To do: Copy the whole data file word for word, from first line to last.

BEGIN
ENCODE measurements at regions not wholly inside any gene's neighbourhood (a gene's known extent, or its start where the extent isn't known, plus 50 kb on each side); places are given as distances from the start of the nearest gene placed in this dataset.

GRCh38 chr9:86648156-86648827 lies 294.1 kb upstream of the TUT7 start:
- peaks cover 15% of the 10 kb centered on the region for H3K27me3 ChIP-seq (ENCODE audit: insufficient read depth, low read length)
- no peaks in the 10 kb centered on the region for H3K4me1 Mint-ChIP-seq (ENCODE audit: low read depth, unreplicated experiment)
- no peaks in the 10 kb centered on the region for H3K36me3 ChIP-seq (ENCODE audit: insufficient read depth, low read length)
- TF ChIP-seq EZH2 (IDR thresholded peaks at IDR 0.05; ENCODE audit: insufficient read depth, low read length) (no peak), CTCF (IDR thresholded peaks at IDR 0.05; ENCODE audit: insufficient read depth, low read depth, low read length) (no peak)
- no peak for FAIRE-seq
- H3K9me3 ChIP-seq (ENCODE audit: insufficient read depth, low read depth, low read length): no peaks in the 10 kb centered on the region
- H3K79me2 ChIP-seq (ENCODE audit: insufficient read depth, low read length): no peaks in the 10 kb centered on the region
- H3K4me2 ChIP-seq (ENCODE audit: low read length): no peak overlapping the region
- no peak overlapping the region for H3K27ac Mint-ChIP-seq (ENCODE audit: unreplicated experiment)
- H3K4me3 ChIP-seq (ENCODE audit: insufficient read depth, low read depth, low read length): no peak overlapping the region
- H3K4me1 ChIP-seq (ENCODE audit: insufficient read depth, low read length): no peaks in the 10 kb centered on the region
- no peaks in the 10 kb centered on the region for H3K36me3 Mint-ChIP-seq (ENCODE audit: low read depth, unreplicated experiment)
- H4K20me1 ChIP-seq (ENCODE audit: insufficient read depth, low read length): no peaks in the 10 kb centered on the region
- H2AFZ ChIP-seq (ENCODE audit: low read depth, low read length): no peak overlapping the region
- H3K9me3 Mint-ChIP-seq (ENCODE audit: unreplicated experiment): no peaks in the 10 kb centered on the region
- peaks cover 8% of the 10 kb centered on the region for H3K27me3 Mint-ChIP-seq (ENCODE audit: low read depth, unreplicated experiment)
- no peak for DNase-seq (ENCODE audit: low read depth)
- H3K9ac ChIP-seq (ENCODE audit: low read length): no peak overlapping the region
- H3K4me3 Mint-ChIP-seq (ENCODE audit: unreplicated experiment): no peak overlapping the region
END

ENCODE measurements at regions not wholly inside any gene's neighbourhood (a gene's known extent, or its start where the extent isn't known, plus 50 kb on each side); places are given as distances from the start of the nearest gene placed in this dataset.

GRCh38 chr9:86648156-86648827 lies 294.1 kb upstream of the TUT7 start:
- peaks cover 15% of the 10 kb centered on the region for H3K27me3 ChIP-seq (ENCODE audit: insufficient read depth, low read length)
- no peaks in the 10 kb centered on the region for H3K4me1 Mint-ChIP-seq (ENCODE audit: low read depth, unreplicated experiment)
- no peaks in the 10 kb centered on the region for H3K36me3 ChIP-seq (ENCODE audit: insufficient read depth, low read length)
- TF ChIP-seq EZH2 (IDR thresholded peaks at IDR 0.05; ENCODE audit: insufficient read depth, low read length) (no peak), CTCF (IDR thresholded peaks at IDR 0.05; ENCODE audit: insufficient read depth, low read depth, low read length) (no peak)
- no peak for FAIRE-seq
- H3K9me3 ChIP-seq (ENCODE audit: insufficient read depth, low read depth, low read length): no peaks in the 10 kb centered on the region
- H3K79me2 ChIP-seq (ENCODE audit: insufficient read depth, low read length): no peaks in the 10 kb centered on the region
- H3K4me2 ChIP-seq (ENCODE audit: low read length): no peak overlapping the region
- no peak overlapping the region for H3K27ac Mint-ChIP-seq (ENCODE audit: unreplicated experiment)
- H3K4me3 ChIP-seq (ENCODE audit: insufficient read depth, low read depth, low read length): no peak overlapping the region
- H3K4me1 ChIP-seq (ENCODE audit: insufficient read depth, low read length): no peaks in the 10 kb centered on the region
- no peaks in the 10 kb centered on the region for H3K36me3 Mint-ChIP-seq (ENCODE audit: low read depth, unreplicated experiment)
- H4K20me1 ChIP-seq (ENCODE audit: insufficient read depth, low read length): no peaks in the 10 kb centered on the region
- H2AFZ ChIP-seq (ENCODE audit: low read depth, low read length): no peak overlapping the region
- H3K9me3 Mint-ChIP-seq (ENCODE audit: unreplicated experiment): no peaks in the 10 kb centered on the region
- peaks cover 8% of the 10 kb centered on the region for H3K27me3 Mint-ChIP-seq (ENCODE audit: low read depth, unreplicated experiment)
- no peak for DNase-seq (ENCODE audit: low read depth)
- H3K9ac ChIP-seq (ENCODE audit: low read length): no peak overlapping the region
- H3K4me3 Mint-ChIP-seq (ENCODE audit: unreplicated experiment): no peak overlapping the region